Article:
power-point-chapter-outlines-9

power-point-chapter-outlines-9 - social justice ü Pure...

Info iconThis preview shows pages 1–30. Sign up to view the full content.

View Full Document Right Arrow Icon
Click to edit Master subtitle style  4/15/11 The Magazine Industry Chapter 9
Background image of page 1

Info iconThis preview has intentionally blurred sections. Sign up to view the full version.

View Full DocumentRight Arrow Icon
 4/15/11 definition o Magazine o Collection of materials (stories, ads, poetry) that its editors believe will be of interest to readers
Background image of page 2
 4/15/11 1700s–1800s
Background image of page 3

Info iconThis preview has intentionally blurred sections. Sign up to view the full version.

View Full DocumentRight Arrow Icon
 4/15/11 US, 1700s–1800s
Background image of page 4
 4/15/11 1825–59
Background image of page 5

Info iconThis preview has intentionally blurred sections. Sign up to view the full version.

View Full DocumentRight Arrow Icon
Click icon to add picture  4/15/11 1825–59 ü Scientific American o (1845) ü Harper’s Monthly (1850)
Background image of page 6
Click icon to add picture  4/15/11 Women’s magazines ü Godey’s Lady’s Book (1830) ü 1850 – highest circulation in the US, ~150,000
Background image of page 7

Info iconThis preview has intentionally blurred sections. Sign up to view the full version.

View Full DocumentRight Arrow Icon
 4/15/11 1825–59
Background image of page 8
 4/15/11 1850s–1900s o Fundamental changes: ü Expansion of railroads – easier distribution of magazines ü Postal Act of 1879 – cut mailing costs ü Advertisement revenue – lower subscription prices
Background image of page 9

Info iconThis preview has intentionally blurred sections. Sign up to view the full version.

View Full DocumentRight Arrow Icon
 4/15/11 1850s–1900s ü Magazines attract national audiences ü Ladies’ Home Journal – first magazine with >1 million circulation (1901)
Background image of page 10
 4/15/11 1900–12 o Magazines joined the muckracker movement: ü Term coined by Theodore Roosevelt (1906) ü Journalists crusaded against big business, for
Background image of page 11

Info iconThis preview has intentionally blurred sections. Sign up to view the full version.

View Full DocumentRight Arrow Icon
Background image of page 12
Background image of page 13

Info iconThis preview has intentionally blurred sections. Sign up to view the full version.

View Full DocumentRight Arrow Icon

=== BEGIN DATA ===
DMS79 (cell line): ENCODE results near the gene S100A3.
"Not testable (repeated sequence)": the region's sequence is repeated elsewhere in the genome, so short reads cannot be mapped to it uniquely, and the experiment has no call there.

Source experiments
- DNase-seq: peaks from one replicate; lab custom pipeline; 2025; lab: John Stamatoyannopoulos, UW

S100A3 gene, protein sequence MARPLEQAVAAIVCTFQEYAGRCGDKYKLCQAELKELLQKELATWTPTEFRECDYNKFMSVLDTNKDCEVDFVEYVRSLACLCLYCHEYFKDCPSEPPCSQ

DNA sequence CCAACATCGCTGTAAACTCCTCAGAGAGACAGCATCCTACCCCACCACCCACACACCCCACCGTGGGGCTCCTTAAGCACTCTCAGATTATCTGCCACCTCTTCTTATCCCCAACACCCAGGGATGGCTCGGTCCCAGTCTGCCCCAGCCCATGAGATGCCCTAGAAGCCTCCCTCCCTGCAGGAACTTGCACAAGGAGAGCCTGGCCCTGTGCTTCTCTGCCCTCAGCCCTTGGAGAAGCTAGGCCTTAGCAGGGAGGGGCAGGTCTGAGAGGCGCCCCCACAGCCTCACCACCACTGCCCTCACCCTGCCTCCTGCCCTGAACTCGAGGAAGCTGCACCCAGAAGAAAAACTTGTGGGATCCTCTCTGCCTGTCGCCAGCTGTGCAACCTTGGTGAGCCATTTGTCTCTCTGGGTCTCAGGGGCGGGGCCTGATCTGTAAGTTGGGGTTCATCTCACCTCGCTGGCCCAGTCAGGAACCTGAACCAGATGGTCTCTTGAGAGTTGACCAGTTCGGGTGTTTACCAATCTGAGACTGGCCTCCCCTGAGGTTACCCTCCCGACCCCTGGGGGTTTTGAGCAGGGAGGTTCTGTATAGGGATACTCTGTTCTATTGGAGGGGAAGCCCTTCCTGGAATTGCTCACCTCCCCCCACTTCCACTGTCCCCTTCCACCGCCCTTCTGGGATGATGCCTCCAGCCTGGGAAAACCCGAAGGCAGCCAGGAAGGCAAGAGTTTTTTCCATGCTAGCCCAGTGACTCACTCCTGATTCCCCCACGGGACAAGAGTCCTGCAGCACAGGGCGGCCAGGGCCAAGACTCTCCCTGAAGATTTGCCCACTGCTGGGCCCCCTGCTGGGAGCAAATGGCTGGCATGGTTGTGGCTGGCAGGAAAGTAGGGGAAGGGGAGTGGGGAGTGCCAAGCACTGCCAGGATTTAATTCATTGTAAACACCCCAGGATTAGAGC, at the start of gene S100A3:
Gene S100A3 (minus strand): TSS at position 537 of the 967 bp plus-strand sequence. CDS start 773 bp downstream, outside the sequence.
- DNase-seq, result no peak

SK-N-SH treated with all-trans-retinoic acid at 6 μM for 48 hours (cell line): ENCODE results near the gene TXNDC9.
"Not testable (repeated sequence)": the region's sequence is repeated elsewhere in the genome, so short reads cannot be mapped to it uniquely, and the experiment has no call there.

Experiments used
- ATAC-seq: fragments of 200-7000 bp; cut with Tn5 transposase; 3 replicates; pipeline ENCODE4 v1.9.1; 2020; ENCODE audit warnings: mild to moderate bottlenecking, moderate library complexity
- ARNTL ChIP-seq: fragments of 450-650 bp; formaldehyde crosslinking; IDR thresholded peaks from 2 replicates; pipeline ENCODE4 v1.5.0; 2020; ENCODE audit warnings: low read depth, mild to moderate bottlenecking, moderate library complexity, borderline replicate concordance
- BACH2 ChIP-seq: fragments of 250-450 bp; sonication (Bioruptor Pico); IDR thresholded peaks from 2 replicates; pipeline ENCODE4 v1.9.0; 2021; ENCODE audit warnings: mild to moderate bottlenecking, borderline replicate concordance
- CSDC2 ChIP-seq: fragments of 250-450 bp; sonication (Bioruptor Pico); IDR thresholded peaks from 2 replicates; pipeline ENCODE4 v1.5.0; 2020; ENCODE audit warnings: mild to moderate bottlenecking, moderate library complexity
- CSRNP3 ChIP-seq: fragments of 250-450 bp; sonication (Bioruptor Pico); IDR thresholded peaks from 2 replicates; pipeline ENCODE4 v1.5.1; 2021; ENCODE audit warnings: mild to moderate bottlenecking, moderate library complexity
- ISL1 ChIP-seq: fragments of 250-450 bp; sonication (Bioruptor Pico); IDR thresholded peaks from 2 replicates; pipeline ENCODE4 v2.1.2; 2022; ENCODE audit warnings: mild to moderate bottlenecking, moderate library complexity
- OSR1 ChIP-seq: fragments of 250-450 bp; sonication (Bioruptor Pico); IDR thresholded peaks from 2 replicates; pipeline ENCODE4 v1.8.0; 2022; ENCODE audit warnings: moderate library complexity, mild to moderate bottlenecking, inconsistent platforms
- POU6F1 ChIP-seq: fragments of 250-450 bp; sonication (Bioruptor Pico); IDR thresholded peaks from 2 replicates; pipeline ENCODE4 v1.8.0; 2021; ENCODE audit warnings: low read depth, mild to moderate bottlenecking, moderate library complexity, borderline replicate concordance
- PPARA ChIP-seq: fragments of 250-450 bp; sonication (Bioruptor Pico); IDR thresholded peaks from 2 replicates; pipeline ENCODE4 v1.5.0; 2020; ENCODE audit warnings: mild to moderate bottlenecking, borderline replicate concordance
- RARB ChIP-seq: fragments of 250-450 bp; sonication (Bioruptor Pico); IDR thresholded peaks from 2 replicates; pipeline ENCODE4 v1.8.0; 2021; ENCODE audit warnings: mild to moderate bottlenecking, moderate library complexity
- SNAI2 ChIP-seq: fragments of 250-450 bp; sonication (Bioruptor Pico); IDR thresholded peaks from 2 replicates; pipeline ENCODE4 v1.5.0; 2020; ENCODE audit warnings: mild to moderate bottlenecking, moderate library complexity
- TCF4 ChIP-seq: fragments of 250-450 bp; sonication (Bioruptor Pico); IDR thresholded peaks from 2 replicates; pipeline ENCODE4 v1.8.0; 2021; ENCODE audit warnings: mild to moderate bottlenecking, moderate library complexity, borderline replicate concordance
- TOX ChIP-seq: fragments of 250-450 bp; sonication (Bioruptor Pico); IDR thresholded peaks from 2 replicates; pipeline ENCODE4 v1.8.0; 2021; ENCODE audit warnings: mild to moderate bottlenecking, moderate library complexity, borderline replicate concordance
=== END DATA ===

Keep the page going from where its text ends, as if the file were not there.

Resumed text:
Background image of page 14
Background image of page 15

Info iconThis preview has intentionally blurred sections. Sign up to view the full version.

View Full DocumentRight Arrow Icon
Background image of page 16
Background image of page 17

Info iconThis preview has intentionally blurred sections. Sign up to view the full version.

View Full DocumentRight Arrow Icon
Background image of page 18
Background image of page 19

Info iconThis preview has intentionally blurred sections. Sign up to view the full version.

View Full DocumentRight Arrow Icon
Background image of page 20
Background image of page 21

Info iconThis preview has intentionally blurred sections. Sign up to view the full version.

View Full DocumentRight Arrow Icon
Background image of page 22
Background image of page 23

Info iconThis preview has intentionally blurred sections. Sign up to view the full version.

View Full DocumentRight Arrow Icon
Background image of page 24
Background image of page 25

Info iconThis preview has intentionally blurred sections. Sign up to view the full version.

View Full DocumentRight Arrow Icon
Background image of page 26
Background image of page 27

Info iconThis preview has intentionally blurred sections. Sign up to view the full version.

View Full DocumentRight Arrow Icon
Background image of page 28
Background image of page 29

Info iconThis preview has intentionally blurred sections. Sign up to view the full version.

View Full DocumentRight Arrow Icon
Background image of page 30
This is the end of the preview. Sign up to access the rest of the document.

Unformatted text preview: social justice ü Pure Food and Drugs Act, 1906 4/15/11 1900–1920s o Main magazine focus on storytelling, humor, and information o Notable periodicals: o Ladies’ Home Journal o Saturday Evening Post o Reader’s Digest o Time 4/15/11 Second half of 20th century 4/15/11 Modern magazine industry 4/15/11 Modern magazine industry 4/15/11 Financing 4/15/11 Financing 4/15/11 Financing 4/15/11 Financing 4/15/11 production 4/15/11 production 4/15/11 production o A magazine needs to develop a brand with which readers can identify 4/15/11 production 4/15/11 distribution 4/15/11 distribution 4/15/11 distribution challenges 4/15/11 distribution challenges 4/15/11 distribution challenges 4/15/11 exhibition 4/15/11 media literacy ü Impact of conglomeration – benefits rich firms ü Advertisers’ influence on content, since magazines are mostly supported by advertising revenue – ways to limit influence?...
View Full Document

This note was uploaded on 04/14/2011 for the course ADVERTISIN 1101 taught by Professor Dr.jamesl.marra during the Fall '11 term at Temple.

Page1 / 30

power-point-chapter-outlines-9 - social justice ü Pure...

This preview shows document pages 1 - 30. Sign up to view the full document.

View Full Document Right Arrow Icon
Ask a homework question - tutors are online